Mariano Rajoy’s PP party, wants to end political satire in Spain, they want to ban ‘insulting’ memes about politicians from the internet.

Rajoy continues to play the wrong tune

Rajoy continues to play the wrong tune

After struggling for almost one year, to regain power. The first thing that is on the minds of Mariano Rajoy’s PP party is the ending of criticism of Spain’s politicians. These actions fly in the face of the citizens of the UK and America who have recently revolted against this attitude, the political elite of their countries.

Spain moves to ban ‘insulting’ memes about politicians from the internet

We, you! should be worried about this reform because internet does not require special laws; the same rights and duties should exist online as offline.

Mariano Rajoy’s party, the PP, has expressed its aversion to “insulting” political memes on the internet Reuters

Spain’s ruling party has presented a reform proposal aimed at banning internet memes which appear to mock politicians.

Lawmakers from the Popular Party (PP) announced the measures to halt the “spreading of images that infringe the honour of a person” and presented a motion to the national Congress.

The party claimed the reform will only involve memes which are “insulting, involve death threats or accuse a politician of committing a crime”.

Politicians want the measures to be written into Spain’s Citizens Security Law, introduced in July 2015 and including restrictions on public protests and social media activism.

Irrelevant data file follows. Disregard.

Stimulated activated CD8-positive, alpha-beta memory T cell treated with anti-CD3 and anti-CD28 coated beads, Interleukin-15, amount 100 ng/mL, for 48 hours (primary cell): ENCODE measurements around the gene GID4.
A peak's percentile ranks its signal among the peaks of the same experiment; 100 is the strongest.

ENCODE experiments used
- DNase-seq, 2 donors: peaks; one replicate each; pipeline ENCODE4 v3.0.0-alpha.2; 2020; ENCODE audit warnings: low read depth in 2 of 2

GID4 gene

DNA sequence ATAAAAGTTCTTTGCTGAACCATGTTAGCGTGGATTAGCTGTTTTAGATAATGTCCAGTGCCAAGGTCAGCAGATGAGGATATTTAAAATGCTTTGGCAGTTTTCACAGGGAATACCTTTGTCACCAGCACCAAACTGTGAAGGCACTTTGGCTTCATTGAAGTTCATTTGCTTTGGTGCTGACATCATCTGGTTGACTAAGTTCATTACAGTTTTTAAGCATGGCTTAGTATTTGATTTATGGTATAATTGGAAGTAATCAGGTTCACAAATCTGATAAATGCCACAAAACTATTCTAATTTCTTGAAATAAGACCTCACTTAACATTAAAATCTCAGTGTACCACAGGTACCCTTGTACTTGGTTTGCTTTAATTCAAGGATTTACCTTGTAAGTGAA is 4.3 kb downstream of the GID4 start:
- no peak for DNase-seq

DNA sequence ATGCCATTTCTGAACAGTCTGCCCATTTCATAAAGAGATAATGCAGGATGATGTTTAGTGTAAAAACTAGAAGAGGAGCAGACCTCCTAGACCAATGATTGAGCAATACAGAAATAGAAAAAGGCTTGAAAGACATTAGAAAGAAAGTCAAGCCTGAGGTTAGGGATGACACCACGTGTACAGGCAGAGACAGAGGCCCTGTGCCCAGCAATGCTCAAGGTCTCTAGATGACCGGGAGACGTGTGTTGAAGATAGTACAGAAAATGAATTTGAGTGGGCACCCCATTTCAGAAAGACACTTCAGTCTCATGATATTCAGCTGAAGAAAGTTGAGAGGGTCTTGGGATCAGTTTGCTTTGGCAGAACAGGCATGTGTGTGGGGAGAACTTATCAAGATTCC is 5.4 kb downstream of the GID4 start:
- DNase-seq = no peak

The ministers noted that a law from 1982 involving the spreading of insulting images was outdated and did not take into account the appearance of the internet. Many of the memes in question have made fun of the policies of Spanish prime minister Mariano Rajoy.

Free speech campaigners have criticised the proposal as an attack on civil liberties, and believe the measures could lead to more restrictions on freedom of expression.

“We are worried about this reform because internet does not require special laws; the same rights and duties should exist online as offline,” Spain’s Platform for the Defence of Freedom of Information (PDLI) said in a statement.

“If the intent is to pursue those who publish images without consent then an act as widespread as sharing political criticism in the form of memes becomes a risky activity.”

Thousands of social network users reacted to the announcement by sharing dozens of memes involving Mr Rajoy, under the hashtag #SinMemesNoHayDemocracia – meaning ‘no democracy without memes’.

In September, a Socialist regional MP was caught creating a derogatory meme of his party’s leader on his laptop in the middle of a parliamentary session.

Juan Jose Moreno Navarro was photographed in the Madrid assembly turning a picture of leader Cristina Cifuentes into the popular movie character ‘Dirty Harry’, in order to mock her proposed policies.

Original story Reuters